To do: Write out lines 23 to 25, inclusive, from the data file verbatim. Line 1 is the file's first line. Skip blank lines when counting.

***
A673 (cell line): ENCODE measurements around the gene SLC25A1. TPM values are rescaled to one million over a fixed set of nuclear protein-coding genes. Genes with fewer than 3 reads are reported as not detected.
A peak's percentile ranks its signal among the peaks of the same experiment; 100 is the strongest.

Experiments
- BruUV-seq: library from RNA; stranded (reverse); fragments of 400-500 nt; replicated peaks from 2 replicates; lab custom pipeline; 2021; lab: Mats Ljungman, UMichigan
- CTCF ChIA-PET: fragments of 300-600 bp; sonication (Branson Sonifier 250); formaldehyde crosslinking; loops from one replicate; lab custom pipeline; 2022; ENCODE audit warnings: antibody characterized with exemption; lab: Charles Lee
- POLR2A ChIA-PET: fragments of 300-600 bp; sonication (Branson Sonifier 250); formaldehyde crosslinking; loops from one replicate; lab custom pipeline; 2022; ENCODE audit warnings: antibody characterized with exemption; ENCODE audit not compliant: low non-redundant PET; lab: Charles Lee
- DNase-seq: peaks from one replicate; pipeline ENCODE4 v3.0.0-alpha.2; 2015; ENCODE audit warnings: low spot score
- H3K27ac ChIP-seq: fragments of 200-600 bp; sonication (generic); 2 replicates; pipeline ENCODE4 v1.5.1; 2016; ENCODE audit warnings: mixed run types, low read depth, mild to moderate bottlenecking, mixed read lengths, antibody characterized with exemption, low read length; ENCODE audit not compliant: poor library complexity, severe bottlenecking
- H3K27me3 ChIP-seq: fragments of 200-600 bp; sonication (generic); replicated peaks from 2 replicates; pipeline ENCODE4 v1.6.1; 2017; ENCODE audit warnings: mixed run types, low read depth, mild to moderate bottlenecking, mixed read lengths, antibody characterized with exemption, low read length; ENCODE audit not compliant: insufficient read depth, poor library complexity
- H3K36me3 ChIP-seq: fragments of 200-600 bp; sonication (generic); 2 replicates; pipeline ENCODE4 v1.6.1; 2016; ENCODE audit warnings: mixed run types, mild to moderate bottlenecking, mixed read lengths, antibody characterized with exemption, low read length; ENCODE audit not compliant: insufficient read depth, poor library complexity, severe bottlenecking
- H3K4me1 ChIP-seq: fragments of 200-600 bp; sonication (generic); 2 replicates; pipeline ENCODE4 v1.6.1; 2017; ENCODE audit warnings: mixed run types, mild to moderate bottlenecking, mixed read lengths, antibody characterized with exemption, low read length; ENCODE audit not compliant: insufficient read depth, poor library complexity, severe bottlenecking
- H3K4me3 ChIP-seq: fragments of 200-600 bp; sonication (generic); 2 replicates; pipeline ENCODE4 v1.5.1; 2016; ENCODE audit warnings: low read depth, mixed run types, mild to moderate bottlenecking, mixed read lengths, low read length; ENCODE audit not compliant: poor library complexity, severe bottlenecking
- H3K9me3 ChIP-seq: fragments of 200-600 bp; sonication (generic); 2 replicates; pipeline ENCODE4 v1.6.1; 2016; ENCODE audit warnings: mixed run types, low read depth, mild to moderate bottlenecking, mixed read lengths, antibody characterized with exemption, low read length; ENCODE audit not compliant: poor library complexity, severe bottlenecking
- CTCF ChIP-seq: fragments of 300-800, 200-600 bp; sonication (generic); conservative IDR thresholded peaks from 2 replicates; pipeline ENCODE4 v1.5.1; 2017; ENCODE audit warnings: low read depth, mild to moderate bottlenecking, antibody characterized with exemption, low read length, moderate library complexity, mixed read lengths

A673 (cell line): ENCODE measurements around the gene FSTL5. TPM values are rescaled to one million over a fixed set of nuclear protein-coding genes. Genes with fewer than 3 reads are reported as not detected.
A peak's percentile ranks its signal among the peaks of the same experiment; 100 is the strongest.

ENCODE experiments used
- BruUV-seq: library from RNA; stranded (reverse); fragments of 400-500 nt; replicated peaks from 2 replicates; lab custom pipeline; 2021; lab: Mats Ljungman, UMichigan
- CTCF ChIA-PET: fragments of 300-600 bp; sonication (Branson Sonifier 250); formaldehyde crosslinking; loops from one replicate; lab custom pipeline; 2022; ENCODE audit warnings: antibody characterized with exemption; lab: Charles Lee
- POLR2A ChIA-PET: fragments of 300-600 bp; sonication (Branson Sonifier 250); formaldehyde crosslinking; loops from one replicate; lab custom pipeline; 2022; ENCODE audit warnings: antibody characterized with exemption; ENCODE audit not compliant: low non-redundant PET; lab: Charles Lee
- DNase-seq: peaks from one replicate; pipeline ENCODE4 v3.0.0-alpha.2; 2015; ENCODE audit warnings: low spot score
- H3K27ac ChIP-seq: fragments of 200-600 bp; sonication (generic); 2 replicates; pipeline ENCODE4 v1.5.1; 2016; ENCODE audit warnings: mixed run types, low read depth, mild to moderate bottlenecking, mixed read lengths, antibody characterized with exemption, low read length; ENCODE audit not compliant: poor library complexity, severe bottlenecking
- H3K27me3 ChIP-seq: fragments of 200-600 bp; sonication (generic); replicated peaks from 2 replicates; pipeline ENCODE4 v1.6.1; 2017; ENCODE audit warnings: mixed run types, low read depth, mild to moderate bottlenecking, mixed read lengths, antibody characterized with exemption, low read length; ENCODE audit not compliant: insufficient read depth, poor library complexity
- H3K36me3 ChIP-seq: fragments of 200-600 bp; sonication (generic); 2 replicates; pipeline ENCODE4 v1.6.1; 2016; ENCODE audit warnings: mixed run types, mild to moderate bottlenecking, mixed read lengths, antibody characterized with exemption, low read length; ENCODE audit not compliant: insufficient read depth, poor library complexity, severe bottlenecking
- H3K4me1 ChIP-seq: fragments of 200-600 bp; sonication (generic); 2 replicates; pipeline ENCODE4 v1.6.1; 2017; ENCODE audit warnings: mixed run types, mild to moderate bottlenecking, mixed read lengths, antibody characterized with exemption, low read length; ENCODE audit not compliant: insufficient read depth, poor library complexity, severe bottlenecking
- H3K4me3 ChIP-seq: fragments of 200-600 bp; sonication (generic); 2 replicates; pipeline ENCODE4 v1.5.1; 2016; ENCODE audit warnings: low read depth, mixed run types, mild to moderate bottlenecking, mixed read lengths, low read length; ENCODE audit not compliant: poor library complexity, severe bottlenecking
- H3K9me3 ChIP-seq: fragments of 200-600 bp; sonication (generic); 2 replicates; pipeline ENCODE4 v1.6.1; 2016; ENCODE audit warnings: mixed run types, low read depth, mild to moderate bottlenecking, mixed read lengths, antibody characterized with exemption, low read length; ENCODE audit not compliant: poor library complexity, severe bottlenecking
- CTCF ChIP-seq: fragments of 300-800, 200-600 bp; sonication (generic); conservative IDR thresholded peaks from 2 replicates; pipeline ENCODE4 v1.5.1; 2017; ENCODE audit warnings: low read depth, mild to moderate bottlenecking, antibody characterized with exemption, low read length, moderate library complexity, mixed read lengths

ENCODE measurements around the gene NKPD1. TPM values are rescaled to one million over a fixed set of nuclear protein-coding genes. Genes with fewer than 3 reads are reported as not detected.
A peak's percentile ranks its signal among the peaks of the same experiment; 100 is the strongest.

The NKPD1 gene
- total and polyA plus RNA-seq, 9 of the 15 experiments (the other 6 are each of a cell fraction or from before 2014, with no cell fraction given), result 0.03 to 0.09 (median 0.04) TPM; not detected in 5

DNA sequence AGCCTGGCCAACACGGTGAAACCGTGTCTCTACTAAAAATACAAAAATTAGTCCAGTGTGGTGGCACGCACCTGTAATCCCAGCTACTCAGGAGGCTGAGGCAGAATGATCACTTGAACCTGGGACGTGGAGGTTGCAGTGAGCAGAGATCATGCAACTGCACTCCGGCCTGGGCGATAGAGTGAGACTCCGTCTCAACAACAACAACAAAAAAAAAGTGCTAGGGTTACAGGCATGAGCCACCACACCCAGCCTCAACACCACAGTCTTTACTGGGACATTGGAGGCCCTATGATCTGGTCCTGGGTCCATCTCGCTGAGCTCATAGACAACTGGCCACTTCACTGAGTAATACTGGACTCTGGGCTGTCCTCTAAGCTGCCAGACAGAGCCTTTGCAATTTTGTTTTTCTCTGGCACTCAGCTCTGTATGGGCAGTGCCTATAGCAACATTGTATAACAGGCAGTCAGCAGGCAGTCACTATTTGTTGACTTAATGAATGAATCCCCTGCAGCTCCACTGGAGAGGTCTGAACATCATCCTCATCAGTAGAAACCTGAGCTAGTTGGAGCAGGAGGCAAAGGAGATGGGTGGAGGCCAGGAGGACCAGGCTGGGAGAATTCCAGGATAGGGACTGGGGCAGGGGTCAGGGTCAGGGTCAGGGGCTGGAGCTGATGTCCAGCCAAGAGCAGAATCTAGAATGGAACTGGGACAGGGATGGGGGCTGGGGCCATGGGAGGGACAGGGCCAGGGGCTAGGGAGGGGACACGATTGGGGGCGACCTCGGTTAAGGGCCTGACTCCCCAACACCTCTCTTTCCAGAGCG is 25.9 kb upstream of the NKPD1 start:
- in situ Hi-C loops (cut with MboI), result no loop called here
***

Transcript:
- H3K27me3 ChIP-seq: fragments of 200-600 bp; sonication (generic); replicated peaks from 2 replicates; pipeline ENCODE4 v1.6.1; 2017; ENCODE audit warnings: mixed run types, low read depth, mild to moderate bottlenecking, mixed read lengths, antibody characterized with exemption, low read length; ENCODE audit not compliant: insufficient read depth, poor library complexity
- H3K36me3 ChIP-seq: fragments of 200-600 bp; sonication (generic); 2 replicates; pipeline ENCODE4 v1.6.1; 2016; ENCODE audit warnings: mixed run types, mild to moderate bottlenecking, mixed read lengths, antibody characterized with exemption, low read length; ENCODE audit not compliant: insufficient read depth, poor library complexity, severe bottlenecking
- H3K4me1 ChIP-seq: fragments of 200-600 bp; sonication (generic); 2 replicates; pipeline ENCODE4 v1.6.1; 2017; ENCODE audit warnings: mixed run types, mild to moderate bottlenecking, mixed read lengths, antibody characterized with exemption, low read length; ENCODE audit not compliant: insufficient read depth, poor library complexity, severe bottlenecking